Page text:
I am yet to hit my 30s, and as I took in the conference, and chatted to the delegates, it soon became apparent that I had not spoken to anyone of a similar age. Only when I encountered several Ph.D and Master's railway engineering students during the second day did I find evidence of the next generation.
Admittedly, India is an expensive place to travel to, particularly from the countries that dominate heavy-haul operations. And in a period of tighter budgets, some companies may have also chosen not to send junior representatives to India.
The IHHA sponsored the travel costs of three American students from the University of Illinois at Champaign Urbana and four others from Swedish universities who all either gave a presentation during a session, or a poster on the morning of the final day. Mr Semih Kalay, vice-chairman of the IHHA, and senior vice-president of Transportation Technology Centre Incorporated (TTCI), which again had a substantial presence at the conference, said that he would have liked to see more young people in Delhi, but the high costs to the IHHA of doing this inevitably proved prohibitive.
The importance of developing ties with universities as the source of the next generation is not lost on TTCI, although Kalay does admit that the lack of young engineers entering the industry is a concern. The centre now has close affiliations with the University of Illinois, Texas A&M and Virginia Tech in the United States and the University of Alberta in Canada. TTCI has entered into a partnership with its local university, the Pueblo campus of Colorado State University, to offer a new Master of Science degree in engineering with an emphasis on mechatronics and railway engineering from this autumn.
Other organisations and companies have similar initiatives. Pandrol for instance has a three-pronged policy to recruit new people to its Worksop facility in Britain. Dr David Rhodes, Pandrol's technical director, says this involves attracting people that are already working in the railway industry, young graduate engineers who have recently left university or those who are recently entered other fields, and a day-release apprenticeship scheme where 18-year-olds with the right aptitude but who decided not to go to university can come into work.
However, like Kalay, he admits that even with this structure in place it is a struggle to recruit enough of the right people often because railway engineering is not considered a glamorous industry. "Finding senior engineers and management is not really the problem, it is getting the technicians and draftsmen which is the real issue," Rhodes says.
"We find that with school leavers that they are not interested in a career in the railway industry because they don't understand what it can involve. We are really facing an uphill struggle to persuade people that the industry might be for them."
What we are talking about here isn't a new revelation. It has been highlighted numerous times in the past few years, including in IRJ. However, with the situation apparently not improving, more needs to be done to address this issue. Put simply, the knowledge base required to achieve the aim of the conference's overall theme, enhancing capacity, is under threat.
I believe that we as the world's foremost international railway publication should play a role in this by actively engaging with railways, research institutions and universities. We can provide a platform for you to explain what you are doing to attract talent, which could potentially inspire others to adapt these ideas and practices to their own situations.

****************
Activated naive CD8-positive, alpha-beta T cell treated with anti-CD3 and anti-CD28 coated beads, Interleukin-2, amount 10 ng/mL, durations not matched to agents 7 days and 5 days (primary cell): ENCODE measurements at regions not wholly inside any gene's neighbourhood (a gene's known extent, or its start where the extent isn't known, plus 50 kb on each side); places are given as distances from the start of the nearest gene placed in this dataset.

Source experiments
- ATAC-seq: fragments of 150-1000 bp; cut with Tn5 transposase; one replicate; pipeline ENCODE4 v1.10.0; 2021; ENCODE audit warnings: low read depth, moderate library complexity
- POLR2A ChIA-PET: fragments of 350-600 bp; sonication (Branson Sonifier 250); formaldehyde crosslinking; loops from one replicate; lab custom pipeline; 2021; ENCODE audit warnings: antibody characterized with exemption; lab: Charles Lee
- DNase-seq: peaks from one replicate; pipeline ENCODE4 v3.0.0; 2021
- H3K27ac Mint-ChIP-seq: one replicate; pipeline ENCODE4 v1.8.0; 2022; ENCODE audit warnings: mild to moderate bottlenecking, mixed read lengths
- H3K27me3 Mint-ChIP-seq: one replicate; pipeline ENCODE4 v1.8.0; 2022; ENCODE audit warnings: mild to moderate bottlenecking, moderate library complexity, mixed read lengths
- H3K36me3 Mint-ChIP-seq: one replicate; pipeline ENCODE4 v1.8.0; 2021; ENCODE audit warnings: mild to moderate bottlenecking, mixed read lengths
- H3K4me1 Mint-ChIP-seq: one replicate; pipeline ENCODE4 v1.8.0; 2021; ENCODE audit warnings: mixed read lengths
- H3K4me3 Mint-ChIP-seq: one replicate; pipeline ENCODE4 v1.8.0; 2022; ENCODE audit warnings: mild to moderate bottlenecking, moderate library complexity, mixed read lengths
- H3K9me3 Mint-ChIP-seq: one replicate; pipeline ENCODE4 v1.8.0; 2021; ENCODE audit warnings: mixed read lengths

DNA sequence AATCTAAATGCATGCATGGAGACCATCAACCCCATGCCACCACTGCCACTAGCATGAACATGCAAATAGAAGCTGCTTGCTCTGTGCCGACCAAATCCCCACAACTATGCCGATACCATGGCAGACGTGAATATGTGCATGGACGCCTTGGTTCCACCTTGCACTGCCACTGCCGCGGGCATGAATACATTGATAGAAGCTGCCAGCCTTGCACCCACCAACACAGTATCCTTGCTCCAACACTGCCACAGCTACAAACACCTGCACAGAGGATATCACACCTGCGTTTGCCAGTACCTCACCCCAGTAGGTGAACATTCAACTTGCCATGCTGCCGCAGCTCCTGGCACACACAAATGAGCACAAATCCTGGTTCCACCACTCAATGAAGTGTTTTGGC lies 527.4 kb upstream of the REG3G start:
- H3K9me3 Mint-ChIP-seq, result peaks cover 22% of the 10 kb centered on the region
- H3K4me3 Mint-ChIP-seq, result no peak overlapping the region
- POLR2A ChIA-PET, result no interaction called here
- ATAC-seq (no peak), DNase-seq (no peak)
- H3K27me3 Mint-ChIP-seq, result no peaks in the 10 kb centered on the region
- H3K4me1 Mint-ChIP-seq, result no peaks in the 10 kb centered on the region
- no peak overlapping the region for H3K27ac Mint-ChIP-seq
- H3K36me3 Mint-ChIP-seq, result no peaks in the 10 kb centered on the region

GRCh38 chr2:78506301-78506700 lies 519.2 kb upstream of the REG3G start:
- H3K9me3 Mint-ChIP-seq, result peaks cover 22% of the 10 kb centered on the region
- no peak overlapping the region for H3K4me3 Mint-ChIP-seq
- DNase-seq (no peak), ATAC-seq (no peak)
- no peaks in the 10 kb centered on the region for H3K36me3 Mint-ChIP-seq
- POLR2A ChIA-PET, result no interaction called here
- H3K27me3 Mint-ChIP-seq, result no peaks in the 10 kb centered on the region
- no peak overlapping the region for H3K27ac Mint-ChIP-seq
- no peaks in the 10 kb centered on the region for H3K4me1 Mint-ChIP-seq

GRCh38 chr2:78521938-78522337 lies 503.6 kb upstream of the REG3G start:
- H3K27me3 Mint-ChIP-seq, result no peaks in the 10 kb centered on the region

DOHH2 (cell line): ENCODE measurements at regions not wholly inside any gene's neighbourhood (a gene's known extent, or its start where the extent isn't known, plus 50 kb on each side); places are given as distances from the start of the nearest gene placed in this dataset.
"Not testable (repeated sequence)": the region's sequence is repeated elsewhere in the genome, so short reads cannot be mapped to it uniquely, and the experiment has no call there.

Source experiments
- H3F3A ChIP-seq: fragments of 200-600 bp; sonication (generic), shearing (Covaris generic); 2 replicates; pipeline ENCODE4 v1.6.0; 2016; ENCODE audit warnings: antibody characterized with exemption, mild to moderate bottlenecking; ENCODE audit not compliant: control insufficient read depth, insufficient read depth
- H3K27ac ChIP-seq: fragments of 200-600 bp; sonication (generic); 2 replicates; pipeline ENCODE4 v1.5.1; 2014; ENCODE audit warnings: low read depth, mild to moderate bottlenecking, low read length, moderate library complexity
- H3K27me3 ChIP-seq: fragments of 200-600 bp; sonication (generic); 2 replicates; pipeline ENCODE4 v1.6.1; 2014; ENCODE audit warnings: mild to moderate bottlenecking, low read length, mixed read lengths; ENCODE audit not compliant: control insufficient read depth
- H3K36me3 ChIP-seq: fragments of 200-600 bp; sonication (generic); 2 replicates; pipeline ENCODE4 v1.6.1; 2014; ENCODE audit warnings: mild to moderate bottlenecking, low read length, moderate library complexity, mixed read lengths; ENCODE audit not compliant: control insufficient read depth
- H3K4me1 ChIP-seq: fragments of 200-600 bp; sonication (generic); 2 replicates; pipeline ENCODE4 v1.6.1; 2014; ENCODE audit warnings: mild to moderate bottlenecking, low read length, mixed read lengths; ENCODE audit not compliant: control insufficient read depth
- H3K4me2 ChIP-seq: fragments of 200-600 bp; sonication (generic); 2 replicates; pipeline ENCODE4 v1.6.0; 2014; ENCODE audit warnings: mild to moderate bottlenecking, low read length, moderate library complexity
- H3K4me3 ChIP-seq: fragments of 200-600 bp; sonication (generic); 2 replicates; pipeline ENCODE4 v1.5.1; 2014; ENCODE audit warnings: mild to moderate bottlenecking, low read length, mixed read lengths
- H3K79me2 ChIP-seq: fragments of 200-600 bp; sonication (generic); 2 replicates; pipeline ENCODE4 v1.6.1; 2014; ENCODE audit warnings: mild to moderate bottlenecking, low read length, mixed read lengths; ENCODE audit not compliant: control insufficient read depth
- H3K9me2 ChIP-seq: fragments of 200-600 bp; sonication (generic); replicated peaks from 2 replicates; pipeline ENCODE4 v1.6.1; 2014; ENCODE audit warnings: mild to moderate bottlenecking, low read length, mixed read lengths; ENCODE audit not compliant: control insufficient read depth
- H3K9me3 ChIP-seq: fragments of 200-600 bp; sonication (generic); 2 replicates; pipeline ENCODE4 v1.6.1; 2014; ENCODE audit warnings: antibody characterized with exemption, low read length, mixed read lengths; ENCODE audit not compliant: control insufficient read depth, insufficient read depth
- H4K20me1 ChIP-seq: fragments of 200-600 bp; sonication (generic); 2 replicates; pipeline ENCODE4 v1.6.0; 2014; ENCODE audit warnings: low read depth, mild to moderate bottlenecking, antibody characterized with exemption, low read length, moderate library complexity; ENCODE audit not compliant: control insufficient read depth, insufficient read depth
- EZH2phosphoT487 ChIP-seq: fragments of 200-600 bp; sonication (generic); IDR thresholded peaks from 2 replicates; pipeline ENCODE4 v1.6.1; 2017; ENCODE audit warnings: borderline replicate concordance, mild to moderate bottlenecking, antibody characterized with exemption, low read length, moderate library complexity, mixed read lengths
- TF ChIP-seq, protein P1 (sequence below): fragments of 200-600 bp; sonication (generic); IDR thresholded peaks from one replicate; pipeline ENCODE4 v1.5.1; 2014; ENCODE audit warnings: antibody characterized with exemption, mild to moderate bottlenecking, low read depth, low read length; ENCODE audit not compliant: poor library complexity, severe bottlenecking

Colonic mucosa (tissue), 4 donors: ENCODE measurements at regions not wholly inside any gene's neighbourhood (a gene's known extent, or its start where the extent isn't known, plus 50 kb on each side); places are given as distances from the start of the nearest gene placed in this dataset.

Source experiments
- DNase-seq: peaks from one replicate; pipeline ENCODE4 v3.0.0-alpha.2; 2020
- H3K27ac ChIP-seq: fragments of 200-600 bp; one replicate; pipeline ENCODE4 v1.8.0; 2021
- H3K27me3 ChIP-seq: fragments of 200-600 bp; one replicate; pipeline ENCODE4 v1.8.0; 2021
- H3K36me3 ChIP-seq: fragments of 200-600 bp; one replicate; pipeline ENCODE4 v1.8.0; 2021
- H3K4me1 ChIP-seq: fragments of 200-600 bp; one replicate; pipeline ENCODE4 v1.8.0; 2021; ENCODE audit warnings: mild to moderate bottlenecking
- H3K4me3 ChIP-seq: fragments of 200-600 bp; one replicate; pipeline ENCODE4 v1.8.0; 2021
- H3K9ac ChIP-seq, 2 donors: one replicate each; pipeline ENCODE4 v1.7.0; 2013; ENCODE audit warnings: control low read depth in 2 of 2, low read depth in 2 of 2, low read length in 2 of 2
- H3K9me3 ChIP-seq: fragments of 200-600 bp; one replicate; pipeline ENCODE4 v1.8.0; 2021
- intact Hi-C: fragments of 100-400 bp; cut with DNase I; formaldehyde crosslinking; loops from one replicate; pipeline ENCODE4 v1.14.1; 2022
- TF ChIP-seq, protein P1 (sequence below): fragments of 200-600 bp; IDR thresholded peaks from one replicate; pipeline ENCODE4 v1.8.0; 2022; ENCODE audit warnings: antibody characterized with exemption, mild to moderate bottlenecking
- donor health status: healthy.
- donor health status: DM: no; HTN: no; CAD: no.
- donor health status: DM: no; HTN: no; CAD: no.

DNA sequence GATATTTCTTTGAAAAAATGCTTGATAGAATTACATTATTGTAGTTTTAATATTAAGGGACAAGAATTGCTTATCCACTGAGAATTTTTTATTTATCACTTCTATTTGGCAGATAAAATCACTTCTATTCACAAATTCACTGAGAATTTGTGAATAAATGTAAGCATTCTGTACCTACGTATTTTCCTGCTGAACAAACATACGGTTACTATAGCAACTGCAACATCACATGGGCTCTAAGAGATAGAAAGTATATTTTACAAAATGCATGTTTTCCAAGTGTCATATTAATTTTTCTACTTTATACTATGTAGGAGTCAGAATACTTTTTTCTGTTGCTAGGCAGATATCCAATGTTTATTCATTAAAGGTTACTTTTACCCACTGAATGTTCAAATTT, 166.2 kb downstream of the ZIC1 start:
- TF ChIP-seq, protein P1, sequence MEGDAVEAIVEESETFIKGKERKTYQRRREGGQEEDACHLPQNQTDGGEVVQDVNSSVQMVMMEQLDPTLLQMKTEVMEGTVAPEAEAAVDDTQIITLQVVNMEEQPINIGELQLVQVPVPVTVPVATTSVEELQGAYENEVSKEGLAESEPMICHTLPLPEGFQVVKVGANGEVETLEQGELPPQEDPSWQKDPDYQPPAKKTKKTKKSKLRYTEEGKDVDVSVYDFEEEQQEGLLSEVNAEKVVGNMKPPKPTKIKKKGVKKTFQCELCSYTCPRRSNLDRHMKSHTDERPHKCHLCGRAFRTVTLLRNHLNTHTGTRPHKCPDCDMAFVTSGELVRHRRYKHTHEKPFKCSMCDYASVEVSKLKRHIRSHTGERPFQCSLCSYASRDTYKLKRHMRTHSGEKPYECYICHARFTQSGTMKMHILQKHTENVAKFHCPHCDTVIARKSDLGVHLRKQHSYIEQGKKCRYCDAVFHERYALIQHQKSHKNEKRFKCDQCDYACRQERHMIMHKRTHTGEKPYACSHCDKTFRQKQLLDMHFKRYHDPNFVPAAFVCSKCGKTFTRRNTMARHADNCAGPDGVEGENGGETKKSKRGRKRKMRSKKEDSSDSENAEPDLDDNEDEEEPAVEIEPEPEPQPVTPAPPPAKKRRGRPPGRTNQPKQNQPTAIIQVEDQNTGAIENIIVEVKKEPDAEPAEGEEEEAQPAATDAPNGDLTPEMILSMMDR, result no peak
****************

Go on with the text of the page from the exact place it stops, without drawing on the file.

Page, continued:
Our August issue will include feature articles on training and recruitment. So if you think you can contribute to this by sharing your experiences, please contact me. I would be delighted to discuss this with you further and help to initiate an industry-wide dialogue on what we can all do to improve the current situation and secure the future of the industry.
Your insights might even help to unearth a railway engineer of the calibre of Bill Wimmer. Wimmer was honoured for his 51 years of service to the United States railway industry, primarily with Union Pacific, when he was inducted into the International Heavy Haul of Fame at the closing ceremony of the IHHA conference.
During an emotional acknowledgment speech, Wimmer thanked his colleagues and peers in the industry for their support during his career. He also praised the work of the students who had attended the conference. He said that they are the future of the industry and he was excited to see so many in Delhi engaging with their peers.
The seven students certainly did impress, and their importance to the IHHA was clear in the special acknowledgment of their work during the closing ceremony. But frankly seven students is not enough. More sponsorship opportunities should be available to enable more young engineers to participate in these types of events. This would help to promote a positive image of the industry and could inspire others to choose railway engineering.
I do not doubt that these students are returning to their institutions this week with a fresh sense of inspiration about their research. They will also inevitably be talking to their peers about where they have been and what they have learnt, which can only be good for recasting the image of the railway industry as a dynamic and challenging engineering field. By offering more opportunities to participate, this positivity will spread to more institutions in more countries, so by the time the next IHHA event rolls around in Perth in 2015, and the organisation gathers again in 2017, we will see a few more of the faces of tomorrow mixing with today's foremost experts, which will only be of benefit to the industry's future.